'Ulcer Index is a method for measuring investment risk that addresses the real concerns of investors, unlike the widely used standard deviation of return. UI is a measure of the depth and duration of drawdowns in prices from earlier highs. Using Ulcer Index instead of standard deviation can lead to very different conclusions about investment risk and risk-adjusted return, especially when evaluating strategies that seek to avoid major declines in portfolio value (market timing, dynamic asset allocation, hedge funds, etc.). The Ulcer Index was originally developed in 1987. Since then, it has been widely recognized and adopted by the investment community. According to Nelson Freeburg, editor of Formula Research, Ulcer Index is “perhaps the most fully realized statistical portrait of risk there is.'

Which means for our asset as example:- The Ulcer Ratio over 5 years of World Top 4 Strategy is 2.54 , which is lower, thus better compared to the benchmark ACWI (6.21 ) in the same period.
- Looking at Ulcer Ratio in of 1.46 in the period of the last 3 years, we see it is relatively lower, thus better in comparison to ACWI (5.17 ).

'Maximum drawdown measures the loss in any losing period during a fund’s investment record. It is defined as the percent retrenchment from a fund’s peak value to the fund’s valley value. The drawdown is in effect from the time the fund’s retrenchment begins until a new fund high is reached. The maximum drawdown encompasses both the period from the fund’s peak to the fund’s valley (length), and the time from the fund’s valley to a new fund high (recovery). It measures the largest percentage drawdown that has occurred in any fund’s data record.'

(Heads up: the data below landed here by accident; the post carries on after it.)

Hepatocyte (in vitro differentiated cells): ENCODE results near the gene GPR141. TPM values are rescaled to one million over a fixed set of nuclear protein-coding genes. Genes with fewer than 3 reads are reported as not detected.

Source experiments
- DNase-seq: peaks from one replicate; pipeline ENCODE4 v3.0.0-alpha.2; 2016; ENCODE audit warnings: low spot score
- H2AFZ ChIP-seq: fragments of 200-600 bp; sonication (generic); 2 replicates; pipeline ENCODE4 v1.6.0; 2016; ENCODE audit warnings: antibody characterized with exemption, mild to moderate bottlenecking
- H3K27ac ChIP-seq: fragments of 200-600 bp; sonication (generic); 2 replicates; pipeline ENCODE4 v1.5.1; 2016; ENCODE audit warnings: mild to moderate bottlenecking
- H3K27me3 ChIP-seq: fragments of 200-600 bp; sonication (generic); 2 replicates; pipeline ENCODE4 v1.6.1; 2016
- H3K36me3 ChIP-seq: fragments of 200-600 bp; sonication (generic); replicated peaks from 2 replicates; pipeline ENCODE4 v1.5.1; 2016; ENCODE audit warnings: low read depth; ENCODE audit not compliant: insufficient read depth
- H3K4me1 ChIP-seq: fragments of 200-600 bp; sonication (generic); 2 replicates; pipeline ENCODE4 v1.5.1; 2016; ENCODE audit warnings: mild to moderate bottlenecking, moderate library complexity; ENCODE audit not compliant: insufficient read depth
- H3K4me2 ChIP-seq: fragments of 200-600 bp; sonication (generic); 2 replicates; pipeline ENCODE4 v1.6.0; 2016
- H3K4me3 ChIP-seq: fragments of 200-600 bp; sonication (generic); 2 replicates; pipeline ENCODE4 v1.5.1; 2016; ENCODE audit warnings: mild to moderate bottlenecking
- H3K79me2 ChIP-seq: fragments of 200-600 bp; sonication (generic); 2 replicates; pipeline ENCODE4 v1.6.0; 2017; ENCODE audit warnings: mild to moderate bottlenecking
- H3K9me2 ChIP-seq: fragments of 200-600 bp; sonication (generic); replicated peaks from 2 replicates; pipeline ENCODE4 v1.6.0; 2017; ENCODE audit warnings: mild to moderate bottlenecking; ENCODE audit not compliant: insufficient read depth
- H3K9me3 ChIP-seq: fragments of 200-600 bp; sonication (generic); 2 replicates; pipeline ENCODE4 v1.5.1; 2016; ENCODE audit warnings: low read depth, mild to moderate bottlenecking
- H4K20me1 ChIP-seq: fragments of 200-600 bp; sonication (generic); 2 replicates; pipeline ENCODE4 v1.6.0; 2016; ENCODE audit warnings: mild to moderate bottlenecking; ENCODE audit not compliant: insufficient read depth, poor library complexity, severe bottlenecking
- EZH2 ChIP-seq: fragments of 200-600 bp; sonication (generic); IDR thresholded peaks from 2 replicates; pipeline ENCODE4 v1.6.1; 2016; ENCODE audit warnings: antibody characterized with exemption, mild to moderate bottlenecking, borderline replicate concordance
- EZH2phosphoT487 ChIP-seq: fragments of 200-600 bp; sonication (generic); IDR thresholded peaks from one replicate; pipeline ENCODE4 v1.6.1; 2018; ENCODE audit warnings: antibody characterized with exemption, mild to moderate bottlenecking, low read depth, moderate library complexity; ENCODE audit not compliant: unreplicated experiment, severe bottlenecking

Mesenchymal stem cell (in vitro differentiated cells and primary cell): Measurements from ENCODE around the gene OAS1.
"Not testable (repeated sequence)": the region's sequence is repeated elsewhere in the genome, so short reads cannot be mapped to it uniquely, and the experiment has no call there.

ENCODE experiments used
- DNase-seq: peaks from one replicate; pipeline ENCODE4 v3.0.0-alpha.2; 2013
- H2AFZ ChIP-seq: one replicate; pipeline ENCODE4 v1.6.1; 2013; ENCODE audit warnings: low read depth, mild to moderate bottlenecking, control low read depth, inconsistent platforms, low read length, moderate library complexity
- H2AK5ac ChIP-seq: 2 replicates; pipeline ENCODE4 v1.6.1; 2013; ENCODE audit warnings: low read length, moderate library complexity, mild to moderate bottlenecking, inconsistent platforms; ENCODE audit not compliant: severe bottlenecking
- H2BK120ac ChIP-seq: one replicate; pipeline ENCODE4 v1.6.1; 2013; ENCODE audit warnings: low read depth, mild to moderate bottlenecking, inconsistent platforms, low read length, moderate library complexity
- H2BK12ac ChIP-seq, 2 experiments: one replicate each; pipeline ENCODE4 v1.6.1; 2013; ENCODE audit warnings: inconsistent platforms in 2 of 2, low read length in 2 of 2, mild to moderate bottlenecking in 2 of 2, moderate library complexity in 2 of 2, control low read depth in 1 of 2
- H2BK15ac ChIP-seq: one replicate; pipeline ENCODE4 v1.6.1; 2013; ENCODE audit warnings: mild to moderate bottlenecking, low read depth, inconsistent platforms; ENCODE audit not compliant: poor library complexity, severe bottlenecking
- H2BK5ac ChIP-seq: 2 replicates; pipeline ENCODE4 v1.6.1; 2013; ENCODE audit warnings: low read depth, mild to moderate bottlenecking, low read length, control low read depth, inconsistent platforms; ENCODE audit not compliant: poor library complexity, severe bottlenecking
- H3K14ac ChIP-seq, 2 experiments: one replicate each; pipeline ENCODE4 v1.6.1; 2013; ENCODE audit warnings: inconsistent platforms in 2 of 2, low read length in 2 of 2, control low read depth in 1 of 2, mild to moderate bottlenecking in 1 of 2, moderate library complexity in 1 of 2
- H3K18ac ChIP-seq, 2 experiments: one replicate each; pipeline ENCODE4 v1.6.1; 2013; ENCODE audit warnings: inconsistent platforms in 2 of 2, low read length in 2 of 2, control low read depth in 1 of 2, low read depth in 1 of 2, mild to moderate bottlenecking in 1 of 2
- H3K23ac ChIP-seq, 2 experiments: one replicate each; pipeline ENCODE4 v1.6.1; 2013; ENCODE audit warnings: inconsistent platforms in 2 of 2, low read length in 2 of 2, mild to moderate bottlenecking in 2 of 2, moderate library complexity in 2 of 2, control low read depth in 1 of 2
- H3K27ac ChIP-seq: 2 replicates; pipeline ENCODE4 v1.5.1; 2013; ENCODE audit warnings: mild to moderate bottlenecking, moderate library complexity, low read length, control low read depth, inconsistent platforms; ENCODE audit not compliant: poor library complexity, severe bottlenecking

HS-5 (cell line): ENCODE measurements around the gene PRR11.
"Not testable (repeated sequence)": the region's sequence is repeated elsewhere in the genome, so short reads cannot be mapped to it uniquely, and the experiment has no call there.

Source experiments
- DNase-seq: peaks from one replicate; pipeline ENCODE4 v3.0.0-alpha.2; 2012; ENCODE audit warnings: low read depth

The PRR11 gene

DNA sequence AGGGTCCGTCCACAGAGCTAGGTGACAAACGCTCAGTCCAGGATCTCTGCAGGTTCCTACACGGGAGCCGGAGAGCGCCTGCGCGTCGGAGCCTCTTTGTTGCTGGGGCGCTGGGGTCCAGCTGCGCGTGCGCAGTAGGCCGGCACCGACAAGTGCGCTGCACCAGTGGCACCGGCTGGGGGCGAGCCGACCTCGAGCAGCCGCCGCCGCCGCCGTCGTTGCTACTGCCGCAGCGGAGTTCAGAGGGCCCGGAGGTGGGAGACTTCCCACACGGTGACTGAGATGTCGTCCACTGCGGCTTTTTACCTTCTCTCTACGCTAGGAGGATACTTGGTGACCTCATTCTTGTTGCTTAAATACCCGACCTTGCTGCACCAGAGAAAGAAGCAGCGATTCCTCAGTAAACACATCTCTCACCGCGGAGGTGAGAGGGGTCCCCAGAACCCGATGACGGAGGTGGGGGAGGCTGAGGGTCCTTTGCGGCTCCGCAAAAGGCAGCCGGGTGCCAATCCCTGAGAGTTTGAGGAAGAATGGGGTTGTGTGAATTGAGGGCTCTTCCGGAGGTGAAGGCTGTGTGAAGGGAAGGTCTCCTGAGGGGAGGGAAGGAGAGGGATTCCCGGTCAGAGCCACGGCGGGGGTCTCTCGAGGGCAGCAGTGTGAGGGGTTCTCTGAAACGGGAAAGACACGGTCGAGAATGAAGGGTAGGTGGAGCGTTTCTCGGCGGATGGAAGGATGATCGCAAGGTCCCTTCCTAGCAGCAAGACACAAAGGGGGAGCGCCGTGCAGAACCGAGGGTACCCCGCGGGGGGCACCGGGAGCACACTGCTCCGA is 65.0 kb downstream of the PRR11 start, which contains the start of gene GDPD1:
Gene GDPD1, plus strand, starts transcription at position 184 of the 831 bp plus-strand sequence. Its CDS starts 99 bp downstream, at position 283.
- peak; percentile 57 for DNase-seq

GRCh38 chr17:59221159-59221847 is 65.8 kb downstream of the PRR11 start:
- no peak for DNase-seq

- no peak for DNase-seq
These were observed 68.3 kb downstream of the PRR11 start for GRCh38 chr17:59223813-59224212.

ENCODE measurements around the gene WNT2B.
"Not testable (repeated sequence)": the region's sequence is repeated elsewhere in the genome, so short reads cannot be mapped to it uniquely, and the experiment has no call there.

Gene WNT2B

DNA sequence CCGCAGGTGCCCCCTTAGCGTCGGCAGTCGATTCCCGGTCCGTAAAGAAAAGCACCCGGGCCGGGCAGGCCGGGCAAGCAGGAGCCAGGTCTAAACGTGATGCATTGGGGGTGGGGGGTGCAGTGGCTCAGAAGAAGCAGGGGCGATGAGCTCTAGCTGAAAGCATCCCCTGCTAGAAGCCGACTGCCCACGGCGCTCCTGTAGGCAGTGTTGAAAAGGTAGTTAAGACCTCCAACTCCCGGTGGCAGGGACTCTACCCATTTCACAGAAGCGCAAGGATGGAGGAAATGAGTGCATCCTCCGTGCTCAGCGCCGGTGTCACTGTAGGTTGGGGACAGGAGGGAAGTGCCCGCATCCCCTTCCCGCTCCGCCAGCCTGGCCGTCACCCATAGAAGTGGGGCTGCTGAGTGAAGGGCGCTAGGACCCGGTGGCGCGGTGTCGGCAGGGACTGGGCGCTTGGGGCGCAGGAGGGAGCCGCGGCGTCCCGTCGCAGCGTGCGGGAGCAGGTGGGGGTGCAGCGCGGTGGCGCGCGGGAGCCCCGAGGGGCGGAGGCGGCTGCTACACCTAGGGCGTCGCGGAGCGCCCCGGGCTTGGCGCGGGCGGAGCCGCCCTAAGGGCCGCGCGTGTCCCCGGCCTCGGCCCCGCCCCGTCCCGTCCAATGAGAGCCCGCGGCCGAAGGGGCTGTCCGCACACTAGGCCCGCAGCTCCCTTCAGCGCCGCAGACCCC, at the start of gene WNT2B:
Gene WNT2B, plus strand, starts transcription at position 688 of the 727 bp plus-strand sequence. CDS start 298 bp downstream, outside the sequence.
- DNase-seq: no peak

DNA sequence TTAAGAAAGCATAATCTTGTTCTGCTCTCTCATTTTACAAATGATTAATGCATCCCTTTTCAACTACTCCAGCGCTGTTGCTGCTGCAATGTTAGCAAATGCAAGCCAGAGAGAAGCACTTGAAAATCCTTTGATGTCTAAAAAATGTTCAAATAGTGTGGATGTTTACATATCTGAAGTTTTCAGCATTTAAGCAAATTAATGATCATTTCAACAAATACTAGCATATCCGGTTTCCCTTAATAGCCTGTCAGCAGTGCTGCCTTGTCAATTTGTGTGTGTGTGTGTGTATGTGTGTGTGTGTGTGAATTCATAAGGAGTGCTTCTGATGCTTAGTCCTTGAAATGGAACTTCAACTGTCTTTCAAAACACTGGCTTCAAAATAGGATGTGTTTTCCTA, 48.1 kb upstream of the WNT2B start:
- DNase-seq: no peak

Which means for our asset as example:- Compared with the benchmark ACWI (-19.5 days) in the period of the last 5 years, the maximum drop from peak to valley of -8.6 days of World Top 4 Strategy is greater, thus better.
- Looking at maximum DrawDown in of -5.1 days in the period of the last 3 years, we see it is relatively higher, thus better in comparison to ACWI (-19.5 days).

'The Maximum Drawdown Duration is an extension of the Maximum Drawdown. However, this metric does not explain the drawdown in dollars or percentages, rather in days, weeks, or months. It is the length of time the account was in the Max Drawdown. A Max Drawdown measures a retrenchment from when an equity curve reaches a new high. It’s the maximum an account lost during that retrenchment. This method is applied because a valley can’t be measured until a new high occurs. Once the new high is reached, the percentage change from the old high to the bottom of the largest trough is recorded.'

Which means for our asset as example:- The maximum time in days below previous high water mark over 5 years of World Top 4 Strategy is 206 days, which is lower, thus better compared to the benchmark ACWI (407 days) in the same period.
- Looking at maximum days below previous high in of 101 days in the period of the last 3 years, we see it is relatively lower, thus better in comparison to ACWI (373 days).

'The Drawdown Duration is the length of any peak to peak period, or the time between new equity highs. The Avg Drawdown Duration is the average amount of time an investment has seen between peaks (equity highs), or in other terms the average of time under water of all drawdowns. So in contrast to the Maximum duration it does not measure only one drawdown event but calculates the average of all.'

Using this definition on our asset we see for example:- The average days below previous high over 5 years of World Top 4 Strategy is 42 days, which is lower, thus better compared to the benchmark ACWI (137 days) in the same period.
- During the last 3 years, the average days below previous high is 28 days, which is lower, thus better than the value of 112 days from the benchmark.

Historical returns have been extended using synthetic data.
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- "Year" returns in the table above are not equal to the sum of monthly returns due to compounding.
- Performance results of World Top 4 Strategy are hypothetical, do not account for slippage, fees or taxes, and are based on backtesting, which has many inherent limitations, some of which are described in our Terms of Use.